“Draw near to God and He will draw near to you. Cleanse your hands, you sinners; and purify your hearts, you double-minded.”
Cleanse your hands,
James’ fourth imperative is “cleanse your hands.” The word “cleanse” means to make free from admixture, to purify. The idea is to remove something for the purpose of purification. Old Testament priests washed their hands before approaching the presence of God in the Tabernacle (Ex 30:19-21). James wants believers to wash their dirty “hands.” Spiritually, we wash our hands in the blood of Christ when we confess our sins, His finished work of paying for our sins.
2 Co 7:1 “Therefore, having these promises, beloved, let us cleanse ourselves from all filthiness of the flesh and spirit, perfecting holiness in the fear of God.”
Believers who are “sinners” must cleanse themselves before they can have fellowship with God. We cannot fellowship with God (draw near) without confession of sin.
Consistency with God’s character is the ground of concord with Him.
Those who continually confess their sin may walk with the Lord. If we do not confess our sins, it may be because of guilt. We do not feel worthy to fellowship with the Lord. Sin cannot stand in the presence of God. We must not allow guilt get in the way of trust in the blood of Christ to forgive us.
Mt 5:8 “Blessed are the pure in heart,
For they shall see God.”
1 Jn 3:3 “And everyone who has this hope in Him purifies himself, just as He is pure.”
Hi Grant–Once again please know I have appreciated content in your verse by verse commentary.
I have a question on this one. . . how do you reconcile the thought in this bible study that we can not “draw near” to God without confession of sin? I know that it says in Romans 6 that we are not to go on sinning that grace may abound and acknowledge the truth of God’s word in 1John 1:9. And yet as I have read some of your other studies about God’s faithfulness to finish what He has begun in us–and noted you to have quoted Romans 5:10–it would seem to me that this scripture communicates that it was God who reconciled us while we were enemies–and to me believing this truth that it is what God has done that brought about this reconciliation–to me even when He would need to discipline me and allow me to know where sin in my life is grieving him and hurting me and perhaps others–I can come to Him as I am and be “saved by His life” as He convicts me in His prescence and I recieve His cleansing as His child.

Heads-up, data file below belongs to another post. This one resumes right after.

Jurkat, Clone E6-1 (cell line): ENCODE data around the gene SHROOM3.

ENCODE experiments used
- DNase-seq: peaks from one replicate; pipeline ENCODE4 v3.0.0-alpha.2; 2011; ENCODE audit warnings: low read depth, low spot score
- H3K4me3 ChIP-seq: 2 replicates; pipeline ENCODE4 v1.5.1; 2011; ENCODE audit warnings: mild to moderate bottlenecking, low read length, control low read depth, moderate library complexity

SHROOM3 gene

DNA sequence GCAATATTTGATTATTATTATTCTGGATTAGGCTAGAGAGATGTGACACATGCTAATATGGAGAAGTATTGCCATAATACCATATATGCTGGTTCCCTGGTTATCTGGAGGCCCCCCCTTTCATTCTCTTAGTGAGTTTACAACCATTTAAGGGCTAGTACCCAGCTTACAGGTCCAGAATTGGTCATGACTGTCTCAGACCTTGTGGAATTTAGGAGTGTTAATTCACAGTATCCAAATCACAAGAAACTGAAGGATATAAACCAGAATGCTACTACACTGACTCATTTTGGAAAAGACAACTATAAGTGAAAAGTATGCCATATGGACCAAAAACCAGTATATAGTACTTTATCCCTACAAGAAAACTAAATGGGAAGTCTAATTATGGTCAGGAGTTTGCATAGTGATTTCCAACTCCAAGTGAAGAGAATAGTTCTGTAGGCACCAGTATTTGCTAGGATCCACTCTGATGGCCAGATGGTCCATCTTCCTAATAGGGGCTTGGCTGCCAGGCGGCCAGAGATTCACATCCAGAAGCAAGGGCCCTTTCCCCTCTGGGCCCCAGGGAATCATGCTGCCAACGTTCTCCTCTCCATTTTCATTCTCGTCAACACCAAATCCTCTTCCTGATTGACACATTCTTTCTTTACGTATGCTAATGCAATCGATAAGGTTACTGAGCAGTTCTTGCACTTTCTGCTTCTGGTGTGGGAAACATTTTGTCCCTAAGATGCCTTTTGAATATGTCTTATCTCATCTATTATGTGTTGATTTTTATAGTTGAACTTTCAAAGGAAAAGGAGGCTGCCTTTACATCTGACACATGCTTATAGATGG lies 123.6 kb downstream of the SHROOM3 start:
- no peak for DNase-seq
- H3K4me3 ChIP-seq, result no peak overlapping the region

Thanks for your comments, Deb.
You are right in that God stands reconciled by the death of Christ as a substitute for our sins. Our confession does not reconcile us. We have positional reconcilation but we must apply what we have positionally to experience. We do this by confession. Confession is a matter of fellowship, not our relationship to God. Note a debate that I had with someone on 1 Jn 1:9 by going to that verse.
Very well put, Grant. I am so glad Christ reconcilled be to God and that He provided a way to restore me to fellowship when sin breaks that communion.